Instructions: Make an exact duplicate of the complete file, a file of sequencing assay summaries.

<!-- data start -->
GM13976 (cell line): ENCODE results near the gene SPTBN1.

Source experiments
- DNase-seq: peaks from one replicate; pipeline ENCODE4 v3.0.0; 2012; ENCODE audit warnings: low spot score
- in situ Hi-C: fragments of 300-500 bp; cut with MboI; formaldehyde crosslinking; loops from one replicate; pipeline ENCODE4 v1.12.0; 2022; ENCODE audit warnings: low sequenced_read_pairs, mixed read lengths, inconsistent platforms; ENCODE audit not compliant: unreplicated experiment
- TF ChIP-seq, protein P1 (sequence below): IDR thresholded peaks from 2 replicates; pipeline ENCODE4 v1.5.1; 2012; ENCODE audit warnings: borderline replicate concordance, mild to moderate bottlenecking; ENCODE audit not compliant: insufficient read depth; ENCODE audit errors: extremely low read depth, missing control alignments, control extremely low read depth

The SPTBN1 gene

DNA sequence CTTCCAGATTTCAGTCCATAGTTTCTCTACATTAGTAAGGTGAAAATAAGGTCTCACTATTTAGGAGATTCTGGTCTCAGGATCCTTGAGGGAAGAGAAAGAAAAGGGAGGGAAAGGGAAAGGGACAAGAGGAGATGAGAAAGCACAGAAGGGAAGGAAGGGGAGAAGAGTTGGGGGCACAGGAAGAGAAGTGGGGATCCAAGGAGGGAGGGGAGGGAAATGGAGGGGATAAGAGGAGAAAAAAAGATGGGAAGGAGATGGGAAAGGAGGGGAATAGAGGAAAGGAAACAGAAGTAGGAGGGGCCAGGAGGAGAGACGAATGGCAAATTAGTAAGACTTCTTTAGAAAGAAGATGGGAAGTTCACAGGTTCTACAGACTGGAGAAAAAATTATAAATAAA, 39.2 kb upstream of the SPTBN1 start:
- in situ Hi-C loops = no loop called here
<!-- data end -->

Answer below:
GM13976 (cell line): ENCODE results near the gene SPTBN1.

Source experiments
- DNase-seq: peaks from one replicate; pipeline ENCODE4 v3.0.0; 2012; ENCODE audit warnings: low spot score
- in situ Hi-C: fragments of 300-500 bp; cut with MboI; formaldehyde crosslinking; loops from one replicate; pipeline ENCODE4 v1.12.0; 2022; ENCODE audit warnings: low sequenced_read_pairs, mixed read lengths, inconsistent platforms; ENCODE audit not compliant: unreplicated experiment
- TF ChIP-seq, protein P1 (sequence below): IDR thresholded peaks from 2 replicates; pipeline ENCODE4 v1.5.1; 2012; ENCODE audit warnings: borderline replicate concordance, mild to moderate bottlenecking; ENCODE audit not compliant: insufficient read depth; ENCODE audit errors: extremely low read depth, missing control alignments, control extremely low read depth

The SPTBN1 gene

DNA sequence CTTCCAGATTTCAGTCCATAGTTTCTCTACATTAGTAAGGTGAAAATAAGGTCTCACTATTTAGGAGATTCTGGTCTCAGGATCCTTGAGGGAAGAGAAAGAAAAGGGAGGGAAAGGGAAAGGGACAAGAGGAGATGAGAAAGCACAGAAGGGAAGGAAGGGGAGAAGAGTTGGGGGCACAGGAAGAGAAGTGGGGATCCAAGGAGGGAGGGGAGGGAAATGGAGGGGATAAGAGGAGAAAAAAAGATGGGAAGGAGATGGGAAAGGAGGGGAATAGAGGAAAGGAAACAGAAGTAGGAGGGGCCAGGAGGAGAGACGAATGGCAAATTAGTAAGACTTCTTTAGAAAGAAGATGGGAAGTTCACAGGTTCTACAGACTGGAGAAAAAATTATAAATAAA, 39.2 kb upstream of the SPTBN1 start:
- in situ Hi-C loops = no loop called here